How To Grow Potatoes in a Bag

Have you ever considered growing your own potatoes but lacked the outdoor space for a traditional garden? Fear not, as growing potatoes in a bag could be the solution for you. Not only is it a space-saving option, but it also offers portability and convenience, as well as providing greater control over the soil and environment. So, let’s delve into the details of how to successfully grow potatoes in a bag.

Potatoes Growing in a Bag
Potatoes Growing in a Bag

Related: Can You Plant Sprouted Potatoes? (And How!)

The Benefits of Growing Potatoes in a Bag

Growing potatoes in a bag offers several benefits that make it an attractive option for both experienced and novice gardeners.

If you have limited outdoor space or no garden at all, growing potatoes in a bag offers a viable alternative. It allows you to cultivate your own fresh produce even in confined areas such as balconies, patios, or small yards.

Growing potatoes in a bag means they are portable, you have the ability to move the bag around as needed. This portability means you can adjust the potato plant’s exposure to sunlight or protect it from harsh weather conditions.

By using a grow bag, you have more control over the soil composition and environmental factors that can affect the growth of potato plants, ultimately contributing to a more successful harvest.

Potato Grow Bags

Before growing your potatoes you will need to choose the right bag. You should consider the material, as well as the size and depth of the grow bag to ensure a successful potato harvest. 

Grow Bag Material

When selecting a bag for growing potatoes, opt for breathable, sturdy materials such as fabric or tough plastic. These materials provide aeration and drainage for the plants’ roots, essential for healthy growth.

Fabric grow bags are a popular choice (and my preferred grow bag) as they allow for good airflow and drainage, preventing the soil from becoming waterlogged. They are also reusable and easy to store when not in use.

Tough plastic grow bags are another option, offering durability and long-lasting use. Look for bags with drainage holes to prevent water buildup and allow for air circulation.

Some other materials to consider for grow bags include burlap, felt, or woven polypropylene. These materials are all breathable and provide a good environment for root growth.

Avoid using bags made from non-breathable materials such as solid plastic or metal, as these can restrict airflow and cause moisture buildup, leading to root rot and other plant health issues.

Size and Depth of the Grow Bag

The size and depth of the grow bag are significant factors. A larger bag accommodates more soil, allowing the potato plants to develop a more extensive root system and produce a larger yield. I would recommend a depth of at least 15 inches (40cm) to support healthy root growth.

An average-size grow bag would be 10 gallons (about 38 liters). But you could get away with 5 gallons (19 liters) at a stretch.

In the smaller bag, you can plant 2 to 3 seed potatoes in a 5-gallon grow bag. And expect to harvest 20-30 potatoes. 

In the larger grow bag you can plant 5 to 6 seed potatoes and you could yield up to 50 potatoes. 

Results will of course depend on the growing conditions.

A deeper grow bag can also make it easier to water and maintain the plants, as it provides more space for the soil to retain moisture and nutrients. However, larger bags will also be heavier and more difficult to move if this is required.

Consider the available space in your garden or growing area and factor in enough space between bags for air circulation and access for maintenance.

Try these 10-gallon grow bags or you can select a different size, including 5-gallon. This 10-gallon potato grow bag is specially designed for growing potatoes and includes a built-in flap you can lift to check the growth progress of your potatoes.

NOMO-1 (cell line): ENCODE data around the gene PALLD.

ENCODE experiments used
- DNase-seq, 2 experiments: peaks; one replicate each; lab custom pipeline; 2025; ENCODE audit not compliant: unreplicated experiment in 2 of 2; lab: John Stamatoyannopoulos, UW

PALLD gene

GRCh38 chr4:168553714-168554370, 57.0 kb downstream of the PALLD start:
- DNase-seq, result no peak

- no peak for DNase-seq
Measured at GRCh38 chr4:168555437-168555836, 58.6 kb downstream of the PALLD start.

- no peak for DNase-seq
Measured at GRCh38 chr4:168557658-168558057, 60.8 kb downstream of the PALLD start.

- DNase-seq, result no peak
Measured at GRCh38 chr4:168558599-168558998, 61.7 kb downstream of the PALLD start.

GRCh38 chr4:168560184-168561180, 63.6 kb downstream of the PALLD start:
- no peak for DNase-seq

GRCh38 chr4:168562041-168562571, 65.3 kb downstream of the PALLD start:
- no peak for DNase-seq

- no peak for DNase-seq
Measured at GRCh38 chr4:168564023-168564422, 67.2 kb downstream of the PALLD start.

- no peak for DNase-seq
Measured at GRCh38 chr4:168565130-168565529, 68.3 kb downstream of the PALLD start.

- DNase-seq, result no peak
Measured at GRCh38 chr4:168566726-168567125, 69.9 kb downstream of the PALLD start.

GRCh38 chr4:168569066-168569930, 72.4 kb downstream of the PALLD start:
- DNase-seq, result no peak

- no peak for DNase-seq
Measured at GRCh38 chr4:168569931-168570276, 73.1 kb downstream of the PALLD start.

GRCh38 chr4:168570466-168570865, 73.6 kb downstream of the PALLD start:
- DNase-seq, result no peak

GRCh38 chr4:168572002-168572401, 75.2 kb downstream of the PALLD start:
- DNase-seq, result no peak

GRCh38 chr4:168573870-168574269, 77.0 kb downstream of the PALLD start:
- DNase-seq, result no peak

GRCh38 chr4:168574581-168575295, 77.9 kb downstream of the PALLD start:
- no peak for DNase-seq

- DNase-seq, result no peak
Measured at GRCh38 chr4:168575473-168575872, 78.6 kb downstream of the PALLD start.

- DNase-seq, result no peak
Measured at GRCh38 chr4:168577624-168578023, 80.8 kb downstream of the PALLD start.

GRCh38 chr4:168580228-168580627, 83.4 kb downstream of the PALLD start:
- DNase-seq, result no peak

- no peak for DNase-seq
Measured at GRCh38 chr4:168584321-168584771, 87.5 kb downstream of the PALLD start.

How To Plant Potatoes in a Grow Bag

Growing Potatoes in a Bag
Growing Potatoes in a Bag

Planting potatoes in a bag involves preparing your seed potatoes, filling your bag with soil and potatoes and continuing to top up the bags as the potato plants grow.

If you’re still looking for a potato variety to grow, check out these organic mixed seed potatoes. They include 10 seed potatoes in a mix of red, purple and yellow!

Preparing the Seed Potatoes

Potatoes Chitting (Sprouting) in an Egg Carton
Potatoes Chitting (Sprouting) in an Egg Carton

Prior to planting, you can prepare the seed potatoes by chitting them, a process that encourages the development of sturdy sprouts. This is done by placing the seed potatoes in a cool, well-lit area for a few weeks and allowing the sprouts to emerge.

To start, you will need a tray or egg carton to hold the seed potatoes. Place the potatoes in the tray or carton, making sure to position them with the end that has the most eyes facing upward. This will encourage the sprouts to grow in the right direction.

Next, find a cool, well-lit area to place the tray or carton. Ideally, the location should have a temperature of around 50 to 60 degrees Fahrenheit. Direct sunlight is not necessary, but the area should be well-lit to encourage the sprouts to grow.

Over the course of a few weeks, you will begin to see sturdy sprouts emerging from the eyes of the seed potatoes.

Once the sprouts are about ½ inch to 1 inch long, the seed potatoes are ready to be planted.

Although it is not strictly necessary, by chitting the seed potatoes, you are giving them a head start in the growing process, which can lead to better yields and healthier plants. This simple step can make a big difference in the success of your potato crop. 

Filling the Grow Bag with Soil and Seed Potatoes

After chitting the potatoes, fill the grow bag with a nutrient-rich soil mix, leaving enough space to accommodate the seed potatoes and allow room for proper growth.

The soil mix should provide a good balance of nutrients and a loose, well-draining texture.

First, place a few inches of the soil mix in the bottom of the grow bag. Then, carefully place the chitted seed potatoes on top of the soil, spacing them out evenly. Make sure to cover the seed potatoes with another few inches of soil mix, leaving about 3 inches of space from the top of the grow bag.